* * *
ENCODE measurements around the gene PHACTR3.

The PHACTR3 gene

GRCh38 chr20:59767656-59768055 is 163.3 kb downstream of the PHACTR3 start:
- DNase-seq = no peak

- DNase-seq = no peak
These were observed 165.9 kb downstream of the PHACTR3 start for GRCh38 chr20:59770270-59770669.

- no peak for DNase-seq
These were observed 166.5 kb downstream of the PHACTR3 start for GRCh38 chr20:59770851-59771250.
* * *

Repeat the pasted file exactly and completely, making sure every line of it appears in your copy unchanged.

ENCODE measurements around the gene PHACTR3.

The PHACTR3 gene

GRCh38 chr20:59767656-59768055 is 163.3 kb downstream of the PHACTR3 start:
- DNase-seq = no peak

- DNase-seq = no peak
These were observed 165.9 kb downstream of the PHACTR3 start for GRCh38 chr20:59770270-59770669.

- no peak for DNase-seq
These were observed 166.5 kb downstream of the PHACTR3 start for GRCh38 chr20:59770851-59771250.